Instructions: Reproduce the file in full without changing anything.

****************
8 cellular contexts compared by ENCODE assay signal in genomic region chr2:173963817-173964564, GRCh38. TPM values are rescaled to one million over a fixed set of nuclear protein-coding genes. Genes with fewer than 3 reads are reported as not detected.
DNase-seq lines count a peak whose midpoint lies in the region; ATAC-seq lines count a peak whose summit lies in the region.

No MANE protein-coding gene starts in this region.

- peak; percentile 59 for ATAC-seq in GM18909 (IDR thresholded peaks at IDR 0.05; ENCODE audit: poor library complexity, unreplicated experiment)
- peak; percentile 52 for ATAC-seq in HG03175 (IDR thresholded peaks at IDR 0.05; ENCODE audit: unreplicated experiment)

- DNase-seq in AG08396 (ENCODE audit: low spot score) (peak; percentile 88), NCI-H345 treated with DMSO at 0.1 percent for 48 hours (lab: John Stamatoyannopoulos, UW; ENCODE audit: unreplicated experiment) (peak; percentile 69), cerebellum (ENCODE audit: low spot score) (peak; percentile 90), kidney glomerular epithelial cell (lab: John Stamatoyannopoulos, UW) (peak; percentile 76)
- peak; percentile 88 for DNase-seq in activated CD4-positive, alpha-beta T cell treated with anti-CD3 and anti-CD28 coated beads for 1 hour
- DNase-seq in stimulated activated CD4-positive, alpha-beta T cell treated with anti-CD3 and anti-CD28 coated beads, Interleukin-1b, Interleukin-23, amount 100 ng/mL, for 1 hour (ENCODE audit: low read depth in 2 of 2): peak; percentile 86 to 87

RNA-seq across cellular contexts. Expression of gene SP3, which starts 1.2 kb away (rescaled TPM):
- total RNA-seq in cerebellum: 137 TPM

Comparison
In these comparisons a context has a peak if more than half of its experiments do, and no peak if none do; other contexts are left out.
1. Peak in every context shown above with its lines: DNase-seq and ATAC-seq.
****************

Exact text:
8 cellular contexts compared by ENCODE assay signal in genomic region chr2:173963817-173964564, GRCh38. TPM values are rescaled to one million over a fixed set of nuclear protein-coding genes. Genes with fewer than 3 reads are reported as not detected.
DNase-seq lines count a peak whose midpoint lies in the region; ATAC-seq lines count a peak whose summit lies in the region.

No MANE protein-coding gene starts in this region.

- peak; percentile 59 for ATAC-seq in GM18909 (IDR thresholded peaks at IDR 0.05; ENCODE audit: poor library complexity, unreplicated experiment)
- peak; percentile 52 for ATAC-seq in HG03175 (IDR thresholded peaks at IDR 0.05; ENCODE audit: unreplicated experiment)

- DNase-seq in AG08396 (ENCODE audit: low spot score) (peak; percentile 88), NCI-H345 treated with DMSO at 0.1 percent for 48 hours (lab: John Stamatoyannopoulos, UW; ENCODE audit: unreplicated experiment) (peak; percentile 69), cerebellum (ENCODE audit: low spot score) (peak; percentile 90), kidney glomerular epithelial cell (lab: John Stamatoyannopoulos, UW) (peak; percentile 76)
- peak; percentile 88 for DNase-seq in activated CD4-positive, alpha-beta T cell treated with anti-CD3 and anti-CD28 coated beads for 1 hour
- DNase-seq in stimulated activated CD4-positive, alpha-beta T cell treated with anti-CD3 and anti-CD28 coated beads, Interleukin-1b, Interleukin-23, amount 100 ng/mL, for 1 hour (ENCODE audit: low read depth in 2 of 2): peak; percentile 86 to 87

RNA-seq across cellular contexts. Expression of gene SP3, which starts 1.2 kb away (rescaled TPM):
- total RNA-seq in cerebellum: 137 TPM

Comparison
In these comparisons a context has a peak if more than half of its experiments do, and no peak if none do; other contexts are left out.
1. Peak in every context shown above with its lines: DNase-seq and ATAC-seq.